Ged Programs

Written by Ingrid Chen
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A GED, or General Educational Development test, is a measure of the skills needed to receive a high school diploma. This test is made specifically for those who did not complete their diplomas for whatever reason. The GED is administered in every state several times a year, and is overseen by the American Council of Education (ACE). There are over 3,000 testing centers in North America, so it is likely that anyone can find a test center convenient to his or her location.

In order to pass the GED testing, one must score at least in the 60th percentile, meaning better than 60 percent of all graduating high school students. Each of the five subjects is graded from 200 to 800 points, with a minimum score of 410 to pass each subject, and an average of 450 points per subject to pass the entire test. A score of two or better on a four-point scale is necessary for passing the essay portion, which affects the entire test score as well.

Why Should I Get a GED?

With a growing economy and increasing globalization, job opportunities now require a basic understanding of social systems, civics and government, math, and of course the ability to read and write well. All of these skills are covered in the GED testing. Having the qualification is a great indicator of your basic knowledge level and skills.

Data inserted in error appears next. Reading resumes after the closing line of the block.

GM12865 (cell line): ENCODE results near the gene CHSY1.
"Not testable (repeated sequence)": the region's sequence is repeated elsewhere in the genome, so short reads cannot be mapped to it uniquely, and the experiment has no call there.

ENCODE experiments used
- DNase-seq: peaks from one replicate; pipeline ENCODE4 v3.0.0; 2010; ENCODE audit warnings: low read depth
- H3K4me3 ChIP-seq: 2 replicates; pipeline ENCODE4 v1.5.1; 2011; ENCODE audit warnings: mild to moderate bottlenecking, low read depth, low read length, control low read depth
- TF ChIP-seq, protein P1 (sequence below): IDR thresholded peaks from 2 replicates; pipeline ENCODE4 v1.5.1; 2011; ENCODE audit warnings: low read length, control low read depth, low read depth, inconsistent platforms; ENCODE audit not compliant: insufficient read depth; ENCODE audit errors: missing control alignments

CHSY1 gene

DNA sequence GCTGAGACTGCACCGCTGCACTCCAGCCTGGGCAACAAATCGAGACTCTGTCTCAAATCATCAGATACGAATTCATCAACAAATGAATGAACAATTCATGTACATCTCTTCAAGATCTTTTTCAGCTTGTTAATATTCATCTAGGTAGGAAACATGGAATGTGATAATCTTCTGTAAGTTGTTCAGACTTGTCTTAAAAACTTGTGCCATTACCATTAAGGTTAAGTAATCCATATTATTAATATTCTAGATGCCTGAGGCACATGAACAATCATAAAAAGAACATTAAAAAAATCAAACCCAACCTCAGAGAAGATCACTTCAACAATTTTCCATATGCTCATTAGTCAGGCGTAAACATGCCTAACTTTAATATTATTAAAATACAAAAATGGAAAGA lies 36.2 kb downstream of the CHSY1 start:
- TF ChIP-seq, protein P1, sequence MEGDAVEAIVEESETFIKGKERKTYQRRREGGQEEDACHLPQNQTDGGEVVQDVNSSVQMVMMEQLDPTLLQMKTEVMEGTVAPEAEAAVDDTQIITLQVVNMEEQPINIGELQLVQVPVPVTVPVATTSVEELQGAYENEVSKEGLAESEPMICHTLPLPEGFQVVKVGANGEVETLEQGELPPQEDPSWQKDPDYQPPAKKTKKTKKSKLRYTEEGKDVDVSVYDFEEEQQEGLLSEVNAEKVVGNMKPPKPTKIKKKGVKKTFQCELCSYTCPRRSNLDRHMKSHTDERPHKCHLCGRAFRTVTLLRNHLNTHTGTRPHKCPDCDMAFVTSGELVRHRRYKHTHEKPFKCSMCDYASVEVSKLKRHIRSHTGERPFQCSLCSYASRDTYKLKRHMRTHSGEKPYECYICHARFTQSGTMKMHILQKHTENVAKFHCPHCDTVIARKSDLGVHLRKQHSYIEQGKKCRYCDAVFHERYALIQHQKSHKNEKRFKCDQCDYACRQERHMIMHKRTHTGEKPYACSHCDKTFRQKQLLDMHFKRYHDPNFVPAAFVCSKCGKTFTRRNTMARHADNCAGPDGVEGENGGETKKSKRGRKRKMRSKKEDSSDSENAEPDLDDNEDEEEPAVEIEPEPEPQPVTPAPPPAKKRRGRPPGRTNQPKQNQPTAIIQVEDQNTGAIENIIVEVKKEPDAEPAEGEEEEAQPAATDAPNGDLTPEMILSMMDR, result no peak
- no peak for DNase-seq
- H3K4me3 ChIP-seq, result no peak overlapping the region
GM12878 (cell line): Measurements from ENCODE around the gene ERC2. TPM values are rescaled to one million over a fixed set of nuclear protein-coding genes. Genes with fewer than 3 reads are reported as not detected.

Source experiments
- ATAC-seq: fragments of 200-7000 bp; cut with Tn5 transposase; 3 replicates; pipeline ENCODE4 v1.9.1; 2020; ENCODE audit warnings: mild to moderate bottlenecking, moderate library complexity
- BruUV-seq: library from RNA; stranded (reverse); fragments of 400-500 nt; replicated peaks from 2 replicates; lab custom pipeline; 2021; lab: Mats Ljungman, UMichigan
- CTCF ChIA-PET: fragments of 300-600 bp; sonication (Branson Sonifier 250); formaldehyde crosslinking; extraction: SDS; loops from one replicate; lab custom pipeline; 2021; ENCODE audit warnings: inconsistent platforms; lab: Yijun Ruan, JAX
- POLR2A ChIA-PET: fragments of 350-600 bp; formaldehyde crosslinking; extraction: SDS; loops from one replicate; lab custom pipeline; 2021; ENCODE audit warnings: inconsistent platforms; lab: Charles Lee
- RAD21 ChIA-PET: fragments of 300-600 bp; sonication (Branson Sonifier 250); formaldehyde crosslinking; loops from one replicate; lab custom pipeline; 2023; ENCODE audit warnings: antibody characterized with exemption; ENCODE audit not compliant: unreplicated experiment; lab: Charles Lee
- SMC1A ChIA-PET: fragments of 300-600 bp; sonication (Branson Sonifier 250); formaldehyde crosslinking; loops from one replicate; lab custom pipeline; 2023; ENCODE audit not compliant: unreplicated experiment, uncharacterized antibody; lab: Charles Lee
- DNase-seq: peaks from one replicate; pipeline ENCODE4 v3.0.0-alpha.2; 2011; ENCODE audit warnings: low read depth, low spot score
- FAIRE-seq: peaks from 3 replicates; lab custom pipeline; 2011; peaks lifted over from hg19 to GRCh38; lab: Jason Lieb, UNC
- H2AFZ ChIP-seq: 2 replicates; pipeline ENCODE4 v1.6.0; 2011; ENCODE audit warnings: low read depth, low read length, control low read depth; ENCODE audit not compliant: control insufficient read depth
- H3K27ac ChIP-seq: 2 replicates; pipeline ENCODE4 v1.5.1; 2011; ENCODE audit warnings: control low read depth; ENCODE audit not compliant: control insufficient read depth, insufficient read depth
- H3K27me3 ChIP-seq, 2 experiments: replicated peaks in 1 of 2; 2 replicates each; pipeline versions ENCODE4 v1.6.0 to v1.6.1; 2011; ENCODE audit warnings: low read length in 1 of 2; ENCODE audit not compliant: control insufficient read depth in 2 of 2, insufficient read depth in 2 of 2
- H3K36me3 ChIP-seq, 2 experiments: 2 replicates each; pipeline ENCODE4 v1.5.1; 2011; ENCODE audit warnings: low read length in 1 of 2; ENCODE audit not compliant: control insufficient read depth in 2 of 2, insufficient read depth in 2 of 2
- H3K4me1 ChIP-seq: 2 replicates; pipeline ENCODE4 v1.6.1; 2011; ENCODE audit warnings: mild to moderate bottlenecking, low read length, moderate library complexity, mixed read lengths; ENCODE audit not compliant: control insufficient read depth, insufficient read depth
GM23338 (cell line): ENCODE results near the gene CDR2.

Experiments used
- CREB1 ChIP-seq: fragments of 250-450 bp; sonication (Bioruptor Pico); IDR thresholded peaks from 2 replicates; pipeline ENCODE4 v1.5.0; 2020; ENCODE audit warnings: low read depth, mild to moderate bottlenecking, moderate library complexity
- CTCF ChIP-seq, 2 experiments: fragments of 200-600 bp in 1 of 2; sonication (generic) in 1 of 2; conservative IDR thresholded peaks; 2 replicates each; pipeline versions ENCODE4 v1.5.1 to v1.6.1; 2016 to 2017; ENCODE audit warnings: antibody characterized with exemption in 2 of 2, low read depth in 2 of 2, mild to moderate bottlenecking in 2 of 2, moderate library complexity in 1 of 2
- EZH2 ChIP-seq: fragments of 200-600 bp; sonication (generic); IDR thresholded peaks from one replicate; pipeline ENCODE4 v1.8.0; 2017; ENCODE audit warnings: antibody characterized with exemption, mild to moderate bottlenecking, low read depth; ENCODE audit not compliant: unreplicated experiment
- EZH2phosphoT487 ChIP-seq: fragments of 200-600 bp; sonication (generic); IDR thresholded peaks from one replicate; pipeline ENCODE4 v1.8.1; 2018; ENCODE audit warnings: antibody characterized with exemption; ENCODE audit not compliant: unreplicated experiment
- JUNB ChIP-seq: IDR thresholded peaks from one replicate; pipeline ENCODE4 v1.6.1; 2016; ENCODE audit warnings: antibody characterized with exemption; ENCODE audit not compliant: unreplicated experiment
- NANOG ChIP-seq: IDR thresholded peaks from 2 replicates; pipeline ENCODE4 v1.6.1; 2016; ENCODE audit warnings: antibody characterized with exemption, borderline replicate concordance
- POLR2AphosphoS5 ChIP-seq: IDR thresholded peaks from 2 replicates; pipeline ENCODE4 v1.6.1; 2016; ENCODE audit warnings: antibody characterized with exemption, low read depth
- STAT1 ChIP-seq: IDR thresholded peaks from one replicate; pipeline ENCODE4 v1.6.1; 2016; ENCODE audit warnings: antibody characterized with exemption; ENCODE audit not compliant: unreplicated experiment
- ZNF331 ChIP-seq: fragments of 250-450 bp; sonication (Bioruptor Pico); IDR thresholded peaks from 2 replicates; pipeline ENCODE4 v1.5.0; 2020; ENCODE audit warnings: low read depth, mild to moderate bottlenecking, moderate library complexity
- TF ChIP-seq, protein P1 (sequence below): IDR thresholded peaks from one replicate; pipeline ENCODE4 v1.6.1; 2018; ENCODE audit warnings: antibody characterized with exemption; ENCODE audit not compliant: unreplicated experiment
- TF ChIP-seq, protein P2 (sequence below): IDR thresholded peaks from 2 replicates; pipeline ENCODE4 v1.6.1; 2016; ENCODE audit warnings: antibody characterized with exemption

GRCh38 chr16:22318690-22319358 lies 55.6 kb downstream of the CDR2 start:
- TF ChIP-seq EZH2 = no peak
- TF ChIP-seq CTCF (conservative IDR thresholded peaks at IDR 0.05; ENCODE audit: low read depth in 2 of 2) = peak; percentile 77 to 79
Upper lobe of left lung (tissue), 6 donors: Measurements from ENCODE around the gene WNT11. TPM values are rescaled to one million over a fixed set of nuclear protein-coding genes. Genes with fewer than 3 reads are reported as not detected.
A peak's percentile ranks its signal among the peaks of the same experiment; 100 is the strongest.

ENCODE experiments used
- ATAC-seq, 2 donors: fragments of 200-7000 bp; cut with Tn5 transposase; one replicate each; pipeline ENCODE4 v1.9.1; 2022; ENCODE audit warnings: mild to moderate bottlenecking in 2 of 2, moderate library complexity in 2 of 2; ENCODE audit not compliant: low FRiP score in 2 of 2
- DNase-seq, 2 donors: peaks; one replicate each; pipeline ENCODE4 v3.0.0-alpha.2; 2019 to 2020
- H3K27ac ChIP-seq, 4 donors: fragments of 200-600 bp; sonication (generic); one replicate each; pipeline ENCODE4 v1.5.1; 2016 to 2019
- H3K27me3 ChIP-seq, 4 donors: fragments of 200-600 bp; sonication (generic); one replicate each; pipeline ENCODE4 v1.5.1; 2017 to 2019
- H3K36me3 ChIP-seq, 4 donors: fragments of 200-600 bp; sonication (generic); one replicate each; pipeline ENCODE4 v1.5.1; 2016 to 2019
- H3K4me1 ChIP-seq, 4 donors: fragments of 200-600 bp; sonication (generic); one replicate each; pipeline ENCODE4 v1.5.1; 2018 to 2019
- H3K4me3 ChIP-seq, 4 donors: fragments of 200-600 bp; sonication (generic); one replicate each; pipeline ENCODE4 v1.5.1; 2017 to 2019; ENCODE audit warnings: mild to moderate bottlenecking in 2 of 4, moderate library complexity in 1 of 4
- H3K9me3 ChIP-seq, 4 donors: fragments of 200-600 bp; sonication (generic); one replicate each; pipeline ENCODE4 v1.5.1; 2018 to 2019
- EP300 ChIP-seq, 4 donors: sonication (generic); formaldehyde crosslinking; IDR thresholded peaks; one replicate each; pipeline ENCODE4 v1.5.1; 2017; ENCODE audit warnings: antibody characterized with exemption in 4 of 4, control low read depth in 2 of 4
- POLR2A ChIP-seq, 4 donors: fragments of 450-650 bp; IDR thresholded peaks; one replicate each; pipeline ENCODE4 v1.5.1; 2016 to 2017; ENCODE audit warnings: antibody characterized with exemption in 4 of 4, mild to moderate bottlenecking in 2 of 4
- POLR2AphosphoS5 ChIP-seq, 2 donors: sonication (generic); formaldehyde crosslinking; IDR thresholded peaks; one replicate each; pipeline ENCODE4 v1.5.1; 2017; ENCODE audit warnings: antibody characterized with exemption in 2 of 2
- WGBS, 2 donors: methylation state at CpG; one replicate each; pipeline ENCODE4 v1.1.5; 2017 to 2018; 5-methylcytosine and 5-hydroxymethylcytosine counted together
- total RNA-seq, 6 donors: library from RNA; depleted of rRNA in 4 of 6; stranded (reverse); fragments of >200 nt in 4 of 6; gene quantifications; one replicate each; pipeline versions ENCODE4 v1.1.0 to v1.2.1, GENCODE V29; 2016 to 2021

Rules and regulations vary from state to state. There are some generally understood rules, however. The test taker must be at least 16 years old, not attending high school and not a diploma holder. Some states require testing individuals to be out of school for a certain period of time before being allowed to take the GED test. The test itself is nationally standardized, based on the same five main subjects (reading, writing, math, science and social studies).

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